The subfamily is here divided into three operational groups, more for the sake of convenience than as a reflection of the support values they receive. Actually, support is low for all of them, but much of this division is consistent among different analyses and may well reflect real major groups. ‘Group 1’ (Figs 7, 8) is entirely composed of small six-eyed taxa, and is roughly equivalent to what was originally subsumed under the name Spermophora. ‘Group 2’ (Figure 9 part) is also entirely composed of six-eyed taxa and is remarkable because it places the exclusively New World genus Metagonia close to African and Madagascan taxa. ‘Group 3’ (Figure 9 part, Figs 1012) includes the fully supported Pholcus group of genera as proposed previously (Huber 2011a) and its sister genus Quamtana Huber, 2003, a sister-group relationship that has also been proposed before (Huber 2003c). In the tree shown here (and in the RogueNaRok tree), the ‘Spermophoradieke group has an isolated position outside of the three operational groups. In the other trees, it is part of ‘group 1’.

Figure 7. 

Pholcinae ‘group 1’ (Spermophora and relatives) a Gen. n., sp. n. “Ind206” (Halmahera); b‚ Spermophora sp. n. “Ind27” (Sumatra) c Aetana baganihan (Philippines) d Spermophora senoculata (Turkey) e Savarna tessellata (Thailand) f Wanniyala agrabopath (Sri Lanka).

Figure 8. 

Belisana and Hantu. For Belisana, the background colours signify microhabitat: red = ground; green = leaf. D, domed web; R, highly regular ‘curtain’ web. Photos a Hantu niah (Sarawak) b Hantu kapit (Sarawak) c Belisana sandakan (Sumatra) d Belisana sabah (Sabah) e domed web of Belisana sp. n. “Mal77” (Malaysia) f regular ‘curtain’ web of Belisana bohorok (Sarawak).

Figure 9. 

Pholcinae ‘group 2’ (Zatavua and relatives, Metagonia), and Quamtana (marked: non-South African species). Photos a Metagonia taruma (Brazil) b Metagonia sp. n. “Br07-1” (Brazil) c Metagonia bifida? (Brazil) d Quamtana sp. n. (cf. mabusai) (Germany).

Figure 10. 

Calapnita-Panjange clade a Kintaqa satun (Malaysia) b Meraha narathiwat (Thailand) c Calapnita vermiformis (Philippines) d Apokayana kapit (Sarawak) e Uthina sp. n. “Ind121” (Indonesia) f Panjange casaroro (Philippines).

Figure 11. 

Micropholcus-Leptopholcus clade a Micropholcus sp. n. “Br15-152” (Brazil) b Canticus sepaku (East Kalimantan) c Micromerys baiteta (West Papua) d Leptopholcus borneensis (Singapore).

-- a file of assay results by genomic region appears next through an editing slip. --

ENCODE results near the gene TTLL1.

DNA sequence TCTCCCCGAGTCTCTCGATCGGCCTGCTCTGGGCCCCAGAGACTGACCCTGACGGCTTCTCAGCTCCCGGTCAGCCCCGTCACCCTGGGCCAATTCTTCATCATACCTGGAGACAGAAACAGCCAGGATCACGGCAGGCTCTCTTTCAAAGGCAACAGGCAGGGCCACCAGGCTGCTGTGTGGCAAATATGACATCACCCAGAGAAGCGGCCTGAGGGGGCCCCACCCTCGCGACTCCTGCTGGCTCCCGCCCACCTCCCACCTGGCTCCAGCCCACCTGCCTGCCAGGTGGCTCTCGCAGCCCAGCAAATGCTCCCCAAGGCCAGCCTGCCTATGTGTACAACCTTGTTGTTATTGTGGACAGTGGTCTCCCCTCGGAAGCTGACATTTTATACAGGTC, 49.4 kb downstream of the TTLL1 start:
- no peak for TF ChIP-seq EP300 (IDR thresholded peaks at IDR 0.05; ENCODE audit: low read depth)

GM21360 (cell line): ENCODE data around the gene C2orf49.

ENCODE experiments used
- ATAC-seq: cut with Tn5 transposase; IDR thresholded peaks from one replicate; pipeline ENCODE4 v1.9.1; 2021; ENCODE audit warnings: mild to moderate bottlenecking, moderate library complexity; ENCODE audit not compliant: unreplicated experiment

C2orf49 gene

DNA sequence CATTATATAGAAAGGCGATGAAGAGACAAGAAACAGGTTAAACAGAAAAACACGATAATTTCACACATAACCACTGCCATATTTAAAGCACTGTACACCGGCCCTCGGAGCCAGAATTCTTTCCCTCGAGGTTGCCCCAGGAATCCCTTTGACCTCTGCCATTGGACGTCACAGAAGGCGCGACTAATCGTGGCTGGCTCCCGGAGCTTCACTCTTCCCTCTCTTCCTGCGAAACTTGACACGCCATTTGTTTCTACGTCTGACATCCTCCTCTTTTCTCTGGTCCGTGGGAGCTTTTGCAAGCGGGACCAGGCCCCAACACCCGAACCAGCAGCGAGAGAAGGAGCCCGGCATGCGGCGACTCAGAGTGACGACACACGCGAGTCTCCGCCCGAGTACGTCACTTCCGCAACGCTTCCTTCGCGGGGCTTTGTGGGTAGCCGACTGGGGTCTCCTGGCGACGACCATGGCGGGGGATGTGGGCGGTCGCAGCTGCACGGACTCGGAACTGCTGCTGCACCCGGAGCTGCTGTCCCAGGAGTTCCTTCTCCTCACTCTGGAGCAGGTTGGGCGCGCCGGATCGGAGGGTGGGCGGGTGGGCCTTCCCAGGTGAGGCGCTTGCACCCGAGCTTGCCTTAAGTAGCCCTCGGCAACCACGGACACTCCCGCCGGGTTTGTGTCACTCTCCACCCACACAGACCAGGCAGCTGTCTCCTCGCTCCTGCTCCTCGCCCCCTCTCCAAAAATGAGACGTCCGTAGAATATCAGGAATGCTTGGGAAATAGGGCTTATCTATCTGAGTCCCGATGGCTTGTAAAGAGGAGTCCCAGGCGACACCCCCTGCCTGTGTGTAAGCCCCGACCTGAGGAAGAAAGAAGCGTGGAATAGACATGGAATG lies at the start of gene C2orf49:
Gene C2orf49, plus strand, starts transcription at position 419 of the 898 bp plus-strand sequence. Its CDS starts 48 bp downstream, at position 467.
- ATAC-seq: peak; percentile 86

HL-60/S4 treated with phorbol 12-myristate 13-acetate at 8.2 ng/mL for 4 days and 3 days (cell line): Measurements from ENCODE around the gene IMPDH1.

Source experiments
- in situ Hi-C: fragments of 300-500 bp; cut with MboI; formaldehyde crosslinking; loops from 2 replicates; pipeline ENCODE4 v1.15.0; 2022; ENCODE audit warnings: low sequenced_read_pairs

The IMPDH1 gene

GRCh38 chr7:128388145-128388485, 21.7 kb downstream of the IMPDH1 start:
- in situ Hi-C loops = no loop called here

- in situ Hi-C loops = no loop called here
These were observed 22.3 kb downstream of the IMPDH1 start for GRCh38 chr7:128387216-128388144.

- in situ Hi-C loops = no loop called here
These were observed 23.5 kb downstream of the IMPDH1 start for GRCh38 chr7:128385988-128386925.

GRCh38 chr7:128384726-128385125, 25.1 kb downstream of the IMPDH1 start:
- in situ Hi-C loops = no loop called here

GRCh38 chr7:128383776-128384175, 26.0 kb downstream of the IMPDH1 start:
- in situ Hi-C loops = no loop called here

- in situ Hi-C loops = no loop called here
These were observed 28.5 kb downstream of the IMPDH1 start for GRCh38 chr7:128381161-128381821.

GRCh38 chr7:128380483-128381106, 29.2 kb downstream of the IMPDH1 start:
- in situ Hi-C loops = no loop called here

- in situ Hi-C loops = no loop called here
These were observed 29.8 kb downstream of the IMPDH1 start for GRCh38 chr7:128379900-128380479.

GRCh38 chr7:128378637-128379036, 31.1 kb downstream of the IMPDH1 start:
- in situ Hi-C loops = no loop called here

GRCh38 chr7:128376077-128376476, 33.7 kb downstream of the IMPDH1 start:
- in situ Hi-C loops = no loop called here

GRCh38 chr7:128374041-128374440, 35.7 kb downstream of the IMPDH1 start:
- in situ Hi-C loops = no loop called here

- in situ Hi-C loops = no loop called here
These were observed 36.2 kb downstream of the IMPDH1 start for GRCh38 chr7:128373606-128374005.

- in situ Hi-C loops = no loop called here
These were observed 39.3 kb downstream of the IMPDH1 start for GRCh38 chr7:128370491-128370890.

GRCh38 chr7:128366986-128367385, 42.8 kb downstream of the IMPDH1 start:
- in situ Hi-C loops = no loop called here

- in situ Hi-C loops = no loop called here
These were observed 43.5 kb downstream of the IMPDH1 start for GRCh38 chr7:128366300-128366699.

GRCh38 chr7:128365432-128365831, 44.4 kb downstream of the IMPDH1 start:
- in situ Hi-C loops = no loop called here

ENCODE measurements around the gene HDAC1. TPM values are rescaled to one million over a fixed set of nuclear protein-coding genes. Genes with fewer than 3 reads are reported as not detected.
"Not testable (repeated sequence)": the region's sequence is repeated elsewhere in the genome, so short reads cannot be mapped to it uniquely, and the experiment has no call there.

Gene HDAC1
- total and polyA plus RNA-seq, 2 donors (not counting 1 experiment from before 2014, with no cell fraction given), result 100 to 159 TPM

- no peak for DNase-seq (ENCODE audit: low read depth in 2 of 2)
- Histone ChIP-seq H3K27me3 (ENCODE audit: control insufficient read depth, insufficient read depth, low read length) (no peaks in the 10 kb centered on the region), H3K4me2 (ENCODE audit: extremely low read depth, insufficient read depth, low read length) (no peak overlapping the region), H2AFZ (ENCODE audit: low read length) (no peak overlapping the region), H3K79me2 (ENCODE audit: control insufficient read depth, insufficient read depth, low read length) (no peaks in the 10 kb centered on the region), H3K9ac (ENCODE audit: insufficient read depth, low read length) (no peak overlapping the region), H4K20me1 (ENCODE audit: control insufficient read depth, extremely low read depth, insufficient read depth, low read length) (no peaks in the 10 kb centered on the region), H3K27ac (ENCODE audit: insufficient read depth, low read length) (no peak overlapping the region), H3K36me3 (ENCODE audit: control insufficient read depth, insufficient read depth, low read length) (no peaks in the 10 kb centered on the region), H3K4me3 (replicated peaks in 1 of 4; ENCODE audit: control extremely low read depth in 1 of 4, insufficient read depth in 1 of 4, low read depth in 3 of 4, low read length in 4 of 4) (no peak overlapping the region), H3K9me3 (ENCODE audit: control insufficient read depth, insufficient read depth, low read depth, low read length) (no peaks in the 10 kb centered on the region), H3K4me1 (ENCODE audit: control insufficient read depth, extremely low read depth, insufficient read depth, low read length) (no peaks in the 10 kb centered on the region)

Figure 12. 

Pholcus a P. creticus (Crete) b P. camba (Sulawesi) c P. mulu (Sarawak) d P. baka (Gabon) e P. sp. n. “SL43” (Sri Lanka).

Pholcinae ‘group 1’

Figs 7, 8


This group includes some genera named long ago, like Spermophora, Belisana, and Paramicromerys Millot, 1946. Most other genera were described relatively recently and resulted either from splitting of Spermophora (e.g., Spermophorides Wunderlich, 1992; Buitinga Huber, 2003; Savarna Huber, 2005; Khorata Huber, 2005) or from the discovery and description of new species (Aetana Huber, 2005; Wanniyala Huber & Benjamin, 2005; Hantu Huber, 2016).

A Southeast Asian clade that is consistently resolved with high to full support but variably placed either inside ‘group 1’ (IQ-TREE, RogueNaRok) or outside of the three operational groups as an isolated fourth group (4+ genes, RAxML) is composed of Aetana, Southeast Asian ‘Spermophora’, and an undescribed new genus from Indonesia (“Ind206”). Morphological data have suggested a close relationship of Aetana with Savarna, Khorata, and Hantu (Huber et al. 2015). The positions of those three genera in our molecular trees are all unstable and problematic (see below). Thus, we consider it premature to conclude that the morphological data were misleading, and suggest that the positions of Savarna, Khorata, and Hantu need further analysis. A similar problem occurs with Southeast Asian ‘Spermophora’. The monophyly of the five species included receives reasonable to high support, but this group does not seem to be close to the type species S. senoculata. However, the position of S. senoculata varies strongly among analyses, and the idea that Southeast Asian taxa are in fact congeneric with S. senoculata (Huber 2005a) should not yet be discarded based on the present molecular data.